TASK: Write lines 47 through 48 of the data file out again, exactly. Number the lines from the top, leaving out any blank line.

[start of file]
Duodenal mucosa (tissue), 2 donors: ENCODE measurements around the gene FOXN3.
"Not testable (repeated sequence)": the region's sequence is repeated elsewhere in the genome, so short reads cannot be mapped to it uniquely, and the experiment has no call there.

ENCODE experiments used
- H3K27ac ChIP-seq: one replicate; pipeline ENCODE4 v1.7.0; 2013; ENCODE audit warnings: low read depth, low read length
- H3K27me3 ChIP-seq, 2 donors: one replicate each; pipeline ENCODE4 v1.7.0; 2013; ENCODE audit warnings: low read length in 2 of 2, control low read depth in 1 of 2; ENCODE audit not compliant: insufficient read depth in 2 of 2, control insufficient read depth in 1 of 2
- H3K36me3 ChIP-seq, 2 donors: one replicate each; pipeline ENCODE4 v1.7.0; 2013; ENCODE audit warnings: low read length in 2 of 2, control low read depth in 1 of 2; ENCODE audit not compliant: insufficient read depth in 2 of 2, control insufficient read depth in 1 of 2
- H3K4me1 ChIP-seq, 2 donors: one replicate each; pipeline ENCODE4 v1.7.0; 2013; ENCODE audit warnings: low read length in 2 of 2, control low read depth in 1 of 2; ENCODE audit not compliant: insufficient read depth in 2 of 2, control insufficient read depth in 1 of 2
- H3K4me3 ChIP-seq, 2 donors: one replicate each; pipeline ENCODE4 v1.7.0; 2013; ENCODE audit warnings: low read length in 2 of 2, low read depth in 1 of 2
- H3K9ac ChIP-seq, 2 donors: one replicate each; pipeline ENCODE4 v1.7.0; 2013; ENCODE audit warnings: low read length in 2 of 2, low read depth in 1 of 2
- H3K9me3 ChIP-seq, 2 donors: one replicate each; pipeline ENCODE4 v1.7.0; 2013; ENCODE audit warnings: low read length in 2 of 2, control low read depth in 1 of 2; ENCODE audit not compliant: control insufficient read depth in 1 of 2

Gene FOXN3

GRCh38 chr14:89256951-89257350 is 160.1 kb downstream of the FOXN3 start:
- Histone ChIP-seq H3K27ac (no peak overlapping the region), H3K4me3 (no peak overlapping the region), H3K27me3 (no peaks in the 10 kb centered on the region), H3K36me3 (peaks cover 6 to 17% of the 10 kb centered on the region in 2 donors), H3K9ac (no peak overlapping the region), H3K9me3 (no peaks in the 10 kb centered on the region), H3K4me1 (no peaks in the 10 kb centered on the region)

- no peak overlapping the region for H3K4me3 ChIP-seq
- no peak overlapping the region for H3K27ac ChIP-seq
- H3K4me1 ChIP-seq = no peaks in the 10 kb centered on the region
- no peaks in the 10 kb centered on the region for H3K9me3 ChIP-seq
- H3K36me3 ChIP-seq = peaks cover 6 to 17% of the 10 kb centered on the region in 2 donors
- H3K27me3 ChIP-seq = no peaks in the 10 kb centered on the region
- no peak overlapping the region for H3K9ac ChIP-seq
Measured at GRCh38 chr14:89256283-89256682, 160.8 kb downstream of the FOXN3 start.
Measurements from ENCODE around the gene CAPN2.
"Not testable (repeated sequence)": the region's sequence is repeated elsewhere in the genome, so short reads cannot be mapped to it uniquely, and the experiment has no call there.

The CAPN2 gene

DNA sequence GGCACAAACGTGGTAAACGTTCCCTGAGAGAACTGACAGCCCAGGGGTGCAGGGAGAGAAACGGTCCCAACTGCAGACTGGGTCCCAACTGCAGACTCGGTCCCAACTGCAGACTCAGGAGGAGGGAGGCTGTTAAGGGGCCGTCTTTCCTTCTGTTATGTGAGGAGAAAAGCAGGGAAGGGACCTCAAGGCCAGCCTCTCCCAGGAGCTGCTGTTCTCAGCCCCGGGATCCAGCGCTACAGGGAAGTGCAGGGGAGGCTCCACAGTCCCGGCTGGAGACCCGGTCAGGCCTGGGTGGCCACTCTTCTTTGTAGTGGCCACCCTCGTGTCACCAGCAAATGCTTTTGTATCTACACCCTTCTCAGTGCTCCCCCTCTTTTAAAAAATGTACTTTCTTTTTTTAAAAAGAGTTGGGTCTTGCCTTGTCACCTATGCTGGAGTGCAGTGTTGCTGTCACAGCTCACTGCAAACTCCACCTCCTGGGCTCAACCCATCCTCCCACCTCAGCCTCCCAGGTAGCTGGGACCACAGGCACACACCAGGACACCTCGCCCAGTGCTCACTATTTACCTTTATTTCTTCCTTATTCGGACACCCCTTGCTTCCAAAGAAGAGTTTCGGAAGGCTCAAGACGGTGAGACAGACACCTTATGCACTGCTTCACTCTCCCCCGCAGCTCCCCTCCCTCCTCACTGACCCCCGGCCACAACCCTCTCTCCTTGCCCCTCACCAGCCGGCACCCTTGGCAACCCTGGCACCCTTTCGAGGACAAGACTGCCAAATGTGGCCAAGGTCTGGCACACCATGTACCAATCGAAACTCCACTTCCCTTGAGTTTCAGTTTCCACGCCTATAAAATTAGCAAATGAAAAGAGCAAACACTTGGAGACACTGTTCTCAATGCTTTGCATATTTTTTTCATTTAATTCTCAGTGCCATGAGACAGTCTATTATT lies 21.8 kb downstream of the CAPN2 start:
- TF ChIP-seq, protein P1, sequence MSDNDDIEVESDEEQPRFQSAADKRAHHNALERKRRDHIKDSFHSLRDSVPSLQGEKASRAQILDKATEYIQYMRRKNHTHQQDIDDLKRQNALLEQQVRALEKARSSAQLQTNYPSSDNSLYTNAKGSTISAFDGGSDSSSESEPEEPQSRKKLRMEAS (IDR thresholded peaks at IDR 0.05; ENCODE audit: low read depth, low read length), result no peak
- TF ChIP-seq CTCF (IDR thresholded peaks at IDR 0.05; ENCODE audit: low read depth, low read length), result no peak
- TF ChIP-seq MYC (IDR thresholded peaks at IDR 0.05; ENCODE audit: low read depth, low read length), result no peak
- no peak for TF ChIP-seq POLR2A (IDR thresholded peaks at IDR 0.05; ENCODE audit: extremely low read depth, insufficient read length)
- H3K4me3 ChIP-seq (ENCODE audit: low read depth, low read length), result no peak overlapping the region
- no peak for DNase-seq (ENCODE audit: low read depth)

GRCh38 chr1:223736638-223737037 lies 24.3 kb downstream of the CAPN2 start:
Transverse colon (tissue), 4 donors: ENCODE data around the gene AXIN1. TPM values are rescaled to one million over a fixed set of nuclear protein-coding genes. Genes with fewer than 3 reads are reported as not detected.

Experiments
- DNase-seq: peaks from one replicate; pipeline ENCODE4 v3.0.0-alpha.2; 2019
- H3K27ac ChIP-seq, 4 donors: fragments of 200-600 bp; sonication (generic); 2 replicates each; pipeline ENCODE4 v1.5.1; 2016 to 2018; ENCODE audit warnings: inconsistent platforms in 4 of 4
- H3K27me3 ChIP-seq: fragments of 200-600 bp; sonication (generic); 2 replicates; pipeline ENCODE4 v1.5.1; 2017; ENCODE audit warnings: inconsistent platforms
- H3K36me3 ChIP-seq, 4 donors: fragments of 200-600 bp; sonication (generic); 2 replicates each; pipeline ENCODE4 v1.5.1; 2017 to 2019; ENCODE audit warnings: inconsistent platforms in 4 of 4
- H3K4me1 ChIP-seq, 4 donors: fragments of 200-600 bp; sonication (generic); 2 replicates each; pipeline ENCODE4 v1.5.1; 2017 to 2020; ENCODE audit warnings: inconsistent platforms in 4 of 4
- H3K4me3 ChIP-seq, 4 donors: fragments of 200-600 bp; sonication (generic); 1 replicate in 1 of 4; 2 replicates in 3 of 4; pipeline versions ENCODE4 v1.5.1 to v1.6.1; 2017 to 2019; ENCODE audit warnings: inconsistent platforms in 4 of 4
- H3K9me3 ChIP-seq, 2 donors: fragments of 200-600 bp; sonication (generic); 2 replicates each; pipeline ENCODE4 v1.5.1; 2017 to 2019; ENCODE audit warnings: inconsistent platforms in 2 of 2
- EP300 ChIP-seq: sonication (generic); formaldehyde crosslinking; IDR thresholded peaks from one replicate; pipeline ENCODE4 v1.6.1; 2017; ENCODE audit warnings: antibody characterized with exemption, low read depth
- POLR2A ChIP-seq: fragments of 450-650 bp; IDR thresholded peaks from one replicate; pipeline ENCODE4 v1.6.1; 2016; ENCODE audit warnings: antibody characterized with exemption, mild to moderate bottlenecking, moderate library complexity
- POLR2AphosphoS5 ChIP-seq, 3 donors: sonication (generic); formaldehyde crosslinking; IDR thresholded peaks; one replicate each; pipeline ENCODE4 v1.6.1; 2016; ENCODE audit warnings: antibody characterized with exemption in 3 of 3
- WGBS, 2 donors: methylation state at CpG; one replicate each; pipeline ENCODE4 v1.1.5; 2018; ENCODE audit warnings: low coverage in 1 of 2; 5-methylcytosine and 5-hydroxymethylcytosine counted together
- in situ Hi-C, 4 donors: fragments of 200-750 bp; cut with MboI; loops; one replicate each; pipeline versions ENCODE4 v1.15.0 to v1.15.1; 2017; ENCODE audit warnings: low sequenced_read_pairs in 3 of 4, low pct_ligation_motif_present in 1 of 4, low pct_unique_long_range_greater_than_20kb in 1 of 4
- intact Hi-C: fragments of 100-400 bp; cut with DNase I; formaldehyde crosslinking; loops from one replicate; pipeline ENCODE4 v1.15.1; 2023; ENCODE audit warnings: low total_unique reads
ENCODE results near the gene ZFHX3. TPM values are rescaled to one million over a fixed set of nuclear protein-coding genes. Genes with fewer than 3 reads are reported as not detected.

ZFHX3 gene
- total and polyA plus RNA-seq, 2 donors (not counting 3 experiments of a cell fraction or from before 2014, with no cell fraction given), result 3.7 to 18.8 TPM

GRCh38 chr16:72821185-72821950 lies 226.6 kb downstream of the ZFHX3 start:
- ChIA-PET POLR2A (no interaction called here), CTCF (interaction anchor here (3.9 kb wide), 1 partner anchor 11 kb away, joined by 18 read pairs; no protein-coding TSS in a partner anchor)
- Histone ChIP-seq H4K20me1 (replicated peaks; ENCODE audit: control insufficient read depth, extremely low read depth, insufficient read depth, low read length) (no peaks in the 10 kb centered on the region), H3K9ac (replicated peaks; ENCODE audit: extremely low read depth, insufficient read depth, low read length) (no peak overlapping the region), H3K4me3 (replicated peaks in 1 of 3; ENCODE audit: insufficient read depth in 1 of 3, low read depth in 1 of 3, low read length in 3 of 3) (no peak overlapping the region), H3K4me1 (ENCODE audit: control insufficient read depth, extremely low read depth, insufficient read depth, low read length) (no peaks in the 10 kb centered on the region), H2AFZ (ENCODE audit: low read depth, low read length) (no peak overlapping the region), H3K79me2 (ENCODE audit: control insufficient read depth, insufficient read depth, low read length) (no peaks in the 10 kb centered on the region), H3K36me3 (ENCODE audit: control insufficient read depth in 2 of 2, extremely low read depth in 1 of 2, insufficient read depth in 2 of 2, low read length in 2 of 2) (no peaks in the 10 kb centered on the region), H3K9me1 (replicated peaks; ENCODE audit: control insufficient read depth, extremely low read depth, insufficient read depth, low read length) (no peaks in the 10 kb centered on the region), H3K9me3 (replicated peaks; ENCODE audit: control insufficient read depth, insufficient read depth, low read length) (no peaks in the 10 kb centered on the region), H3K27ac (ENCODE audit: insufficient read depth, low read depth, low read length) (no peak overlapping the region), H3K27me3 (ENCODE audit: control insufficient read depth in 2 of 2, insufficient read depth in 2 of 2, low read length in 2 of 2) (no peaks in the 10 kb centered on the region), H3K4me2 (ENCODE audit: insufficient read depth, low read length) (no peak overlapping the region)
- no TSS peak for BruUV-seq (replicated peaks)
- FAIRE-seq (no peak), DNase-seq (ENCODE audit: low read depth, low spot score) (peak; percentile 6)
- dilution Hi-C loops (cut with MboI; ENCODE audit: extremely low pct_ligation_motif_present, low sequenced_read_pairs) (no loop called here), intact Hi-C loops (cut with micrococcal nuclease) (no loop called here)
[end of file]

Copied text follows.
- intact Hi-C: fragments of 100-400 bp; cut with DNase I; formaldehyde crosslinking; loops from one replicate; pipeline ENCODE4 v1.15.1; 2023; ENCODE audit warnings: low total_unique reads
ENCODE results near the gene ZFHX3. TPM values are rescaled to one million over a fixed set of nuclear protein-coding genes. Genes with fewer than 3 reads are reported as not detected.